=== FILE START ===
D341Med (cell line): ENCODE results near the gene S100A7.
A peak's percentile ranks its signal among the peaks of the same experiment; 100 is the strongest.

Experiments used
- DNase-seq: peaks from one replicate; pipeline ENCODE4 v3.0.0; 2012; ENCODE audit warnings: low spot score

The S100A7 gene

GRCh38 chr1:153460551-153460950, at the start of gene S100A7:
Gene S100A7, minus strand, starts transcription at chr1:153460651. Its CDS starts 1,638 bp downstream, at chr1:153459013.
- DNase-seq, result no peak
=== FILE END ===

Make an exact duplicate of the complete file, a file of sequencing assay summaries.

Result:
D341Med (cell line): ENCODE results near the gene S100A7.
A peak's percentile ranks its signal among the peaks of the same experiment; 100 is the strongest.

Experiments used
- DNase-seq: peaks from one replicate; pipeline ENCODE4 v3.0.0; 2012; ENCODE audit warnings: low spot score

The S100A7 gene

GRCh38 chr1:153460551-153460950, at the start of gene S100A7:
Gene S100A7, minus strand, starts transcription at chr1:153460651. Its CDS starts 1,638 bp downstream, at chr1:153459013.
- DNase-seq, result no peak